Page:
Attorney General Eric Schneiderman and the Apthorp
Attorney General Eric Schneiderman has shut down the sales office at the Apthorp, fined the developers $190,000 and ordered rescission for all contracted buyers following an investigation into misleading statements made to the AG months before they filed suit to block Anglo Irish Bank from selling their $385 million mortgage loan.
The Apthorp developers, led by Africa Israel USA and Broadwall Management, filed suit against the troubled bank Sept. 12, alleging the sale of the $385 million Apthorp loan would “adversely impact sales” and potentially “threaten the conversion project itself.”
The Real Deal reported last month that the suit directly contradicted a February filing with the AG, where the developers said the bank may sell the loan, but it would have no impact on them or on the 163-unit building, at 2211 Broadway on the Upper West Side.
After The Real Deal inquired about the statements, Schneiderman immediately fired off a letter to the developers Sept. 22, demanded a halt to all marketing and sales and demanded answers about the contradictory statements. A settlement was signed today with the signature of the sponsor’s four principals, Tamir Kazaz, CEO of Africa Israel USA; Andrew Ratner, executive vice president of Broadwall and investors Ralph Braha and Robert Spiegelman.
“Homebuyers in New York have every right to expect honesty and fair dealing from property developers,” Schneiderman told The Real Deal in an emailed statement. “Today’s settlement will allow those who may have been misled by the Apthorp developers to be released from their contractual obligations, and makes it clear that this office will hold developers accountable to the law.”
The developers, without admitting nor denying the allegations, will offer contracted buyers a 15-day window to get their deposits back. They will also wire $190,000 within the next few days to the AG, who will upon receipt, allow the sales office to open back up. According to Streeteasy.com, the Apthorp has 42 recorded sales and three listings under contract.
Attorney Andrew Weltchek, who has written numerous offering plans in New York City, but is not affiliated with this case, called the punishment “pretty severe.”
“You don’t pay anybody $190,000 unless you absolutely have to,” Weltchek said. “It means the AG was absolutely convinced that these guys had misrepresented the facts.”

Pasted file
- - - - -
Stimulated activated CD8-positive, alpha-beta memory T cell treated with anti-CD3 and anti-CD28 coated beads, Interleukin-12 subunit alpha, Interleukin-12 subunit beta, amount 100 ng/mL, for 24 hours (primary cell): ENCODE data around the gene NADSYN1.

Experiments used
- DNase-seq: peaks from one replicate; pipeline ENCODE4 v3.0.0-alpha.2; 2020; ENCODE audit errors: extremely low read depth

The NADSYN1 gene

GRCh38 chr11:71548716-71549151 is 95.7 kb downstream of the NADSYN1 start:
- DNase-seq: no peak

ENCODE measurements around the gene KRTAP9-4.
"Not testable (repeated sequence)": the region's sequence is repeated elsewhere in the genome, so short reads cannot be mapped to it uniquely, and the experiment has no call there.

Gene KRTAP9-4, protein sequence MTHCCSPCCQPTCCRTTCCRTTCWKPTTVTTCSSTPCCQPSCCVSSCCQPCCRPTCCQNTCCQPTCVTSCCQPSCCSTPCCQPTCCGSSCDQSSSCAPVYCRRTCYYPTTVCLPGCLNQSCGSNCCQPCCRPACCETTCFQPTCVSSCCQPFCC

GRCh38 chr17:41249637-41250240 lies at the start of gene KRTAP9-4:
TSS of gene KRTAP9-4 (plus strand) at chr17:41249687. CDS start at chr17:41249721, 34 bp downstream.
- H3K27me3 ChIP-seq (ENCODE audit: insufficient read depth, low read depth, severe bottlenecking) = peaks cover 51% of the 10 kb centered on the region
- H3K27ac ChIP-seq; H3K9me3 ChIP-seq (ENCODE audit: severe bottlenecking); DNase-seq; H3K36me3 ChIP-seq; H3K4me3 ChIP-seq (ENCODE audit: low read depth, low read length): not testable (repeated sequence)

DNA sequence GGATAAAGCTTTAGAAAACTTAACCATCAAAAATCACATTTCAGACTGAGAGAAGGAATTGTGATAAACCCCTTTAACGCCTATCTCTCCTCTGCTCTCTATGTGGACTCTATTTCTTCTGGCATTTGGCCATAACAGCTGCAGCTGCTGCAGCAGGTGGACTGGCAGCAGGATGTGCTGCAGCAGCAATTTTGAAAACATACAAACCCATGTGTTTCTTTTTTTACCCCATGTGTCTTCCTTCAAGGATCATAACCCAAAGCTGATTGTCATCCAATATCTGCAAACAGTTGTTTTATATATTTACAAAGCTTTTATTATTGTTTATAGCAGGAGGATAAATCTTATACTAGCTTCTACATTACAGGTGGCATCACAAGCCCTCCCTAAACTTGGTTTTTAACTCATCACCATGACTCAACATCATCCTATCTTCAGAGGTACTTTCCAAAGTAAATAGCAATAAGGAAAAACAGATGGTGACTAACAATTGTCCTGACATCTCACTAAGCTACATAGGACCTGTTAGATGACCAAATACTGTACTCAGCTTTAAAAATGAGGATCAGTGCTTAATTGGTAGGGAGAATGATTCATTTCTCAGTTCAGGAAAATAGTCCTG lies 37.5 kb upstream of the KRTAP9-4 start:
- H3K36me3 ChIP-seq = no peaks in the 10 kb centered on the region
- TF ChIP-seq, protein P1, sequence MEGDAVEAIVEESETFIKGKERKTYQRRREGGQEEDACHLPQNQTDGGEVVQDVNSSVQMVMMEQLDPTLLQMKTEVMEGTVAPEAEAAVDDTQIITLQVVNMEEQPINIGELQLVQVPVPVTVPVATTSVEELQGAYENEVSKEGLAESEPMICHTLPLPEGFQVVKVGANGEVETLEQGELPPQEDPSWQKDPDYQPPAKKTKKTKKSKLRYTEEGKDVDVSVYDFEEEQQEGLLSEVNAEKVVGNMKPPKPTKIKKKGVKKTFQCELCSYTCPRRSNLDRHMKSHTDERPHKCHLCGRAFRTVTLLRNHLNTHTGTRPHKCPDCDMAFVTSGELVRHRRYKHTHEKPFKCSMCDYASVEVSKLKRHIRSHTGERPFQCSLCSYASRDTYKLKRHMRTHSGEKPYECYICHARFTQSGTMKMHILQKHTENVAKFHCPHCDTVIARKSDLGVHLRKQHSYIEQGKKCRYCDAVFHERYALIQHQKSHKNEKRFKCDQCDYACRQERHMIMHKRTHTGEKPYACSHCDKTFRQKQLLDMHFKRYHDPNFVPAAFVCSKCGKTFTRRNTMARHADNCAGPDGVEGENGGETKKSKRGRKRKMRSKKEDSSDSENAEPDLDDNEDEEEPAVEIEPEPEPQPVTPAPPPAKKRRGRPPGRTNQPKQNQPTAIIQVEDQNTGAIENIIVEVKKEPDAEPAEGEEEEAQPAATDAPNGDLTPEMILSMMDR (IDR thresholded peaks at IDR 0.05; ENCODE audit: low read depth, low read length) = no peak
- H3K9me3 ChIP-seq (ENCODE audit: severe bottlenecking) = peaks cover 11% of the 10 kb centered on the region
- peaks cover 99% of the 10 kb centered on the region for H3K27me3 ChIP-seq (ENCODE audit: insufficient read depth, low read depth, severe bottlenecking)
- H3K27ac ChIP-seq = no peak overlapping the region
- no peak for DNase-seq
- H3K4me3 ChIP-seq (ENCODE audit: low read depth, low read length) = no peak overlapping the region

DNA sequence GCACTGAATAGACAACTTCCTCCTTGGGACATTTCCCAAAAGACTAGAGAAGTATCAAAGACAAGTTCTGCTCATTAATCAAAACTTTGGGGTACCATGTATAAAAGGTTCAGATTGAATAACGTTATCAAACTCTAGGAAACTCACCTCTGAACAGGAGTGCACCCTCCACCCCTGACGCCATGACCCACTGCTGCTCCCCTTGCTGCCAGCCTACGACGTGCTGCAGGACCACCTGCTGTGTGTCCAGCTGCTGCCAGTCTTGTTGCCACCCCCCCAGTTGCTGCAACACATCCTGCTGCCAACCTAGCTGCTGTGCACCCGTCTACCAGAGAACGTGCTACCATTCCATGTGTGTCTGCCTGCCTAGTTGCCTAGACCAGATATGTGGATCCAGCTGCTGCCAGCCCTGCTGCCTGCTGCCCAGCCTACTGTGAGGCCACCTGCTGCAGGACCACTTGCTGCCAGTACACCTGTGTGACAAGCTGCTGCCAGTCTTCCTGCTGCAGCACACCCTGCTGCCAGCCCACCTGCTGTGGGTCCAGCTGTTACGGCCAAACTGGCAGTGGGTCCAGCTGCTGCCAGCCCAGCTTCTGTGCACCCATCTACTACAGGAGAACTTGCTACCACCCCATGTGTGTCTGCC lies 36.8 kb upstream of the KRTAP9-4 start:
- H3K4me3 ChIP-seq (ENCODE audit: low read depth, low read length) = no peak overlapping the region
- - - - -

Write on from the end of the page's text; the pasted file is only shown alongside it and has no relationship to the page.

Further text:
The Apthorp condo has been one of the most controversial in the history of New York real estate. Africa Israel, led by billionaire Lev Leviev, joined developer Maurice Mann, to buy the landmark rental building for a record $426 million in 2007, and later decided to convert the 163-unit building into condominiums. The building, former home of writer Nora Ephron, Conan O’Brien and Al Pacino, struggled during the early phases of its conversion when Mann tried to sell units for $3,000 a square foot.
After lenders threatened Mann with foreclosure, Leviev’s group filed suit to replace him as the main developer and slashed prices in an effort to spur sales. Tenants and other unit owners complained of being repeatedly harassed by the developers and former attorney general Andrew Cuomo investigated the condo amid allegations that units were sold to insiders and other business associates of the developers.
The developers restructured the Apthorp debt in 2010 in a bid to get the condo on the right footing amid a weak market, but sales continued to be difficult as few buyers could obtain loans and the developers were unable to dislodge rent stabilized tenants at the property.
In the lawsuit, the developers claimed the bank had agreed to hold 51 percent of the loan, but the bank decided to sell its entire U.S. portfolio following a 2009 takeover by the Irish government. The Real Deal reported last month that the bank specifically changed language in the loan documents that gave Anglo Irish the right to sell the loan to a third party without permission.
The Apthorp loan sale is part of a $9.5 billion loan sale to JPMorgan Chase, Wells Fargo and Lone Star Funds. Dallas-based Lone Star is buying a total of $5 billion in non-performing and sub-performing loans, including the $385 million Apthorp loan. The Apthorp loan balance was $224.9 million as of Sept. 3, court documents show.
Earlier today, lawyers for the bank and the developers met behind closed doors with Supreme Court Judge Jeffrey Oing, regarding a request by the bank to block the loan. Lawyers for the developer, who initially failed to appear when called by the court, later stormed out of the judge’s chambers without commenting. Court documents say the hearing was adjourned, but sources familiar with the case say the injunction request was withdrawn. An Oct. 19 hearing is scheduled on the bank’s motion to dismiss, court records show.
Stuart Saft, attorney for the Apthorp developers, declined to comment, as did attorney Gregg Weiner, who represented the Apthorp in the Anglo Irish lawsuit. Reed Oslan, attorney for Anglo Irish, also declined comment. A spokesperson for the Apthorp said it would not comment on pending litigation and a spokesperson for Corcoran Sunshine Marketing Group, the broker for the Apthorp, was not immediately available for comment.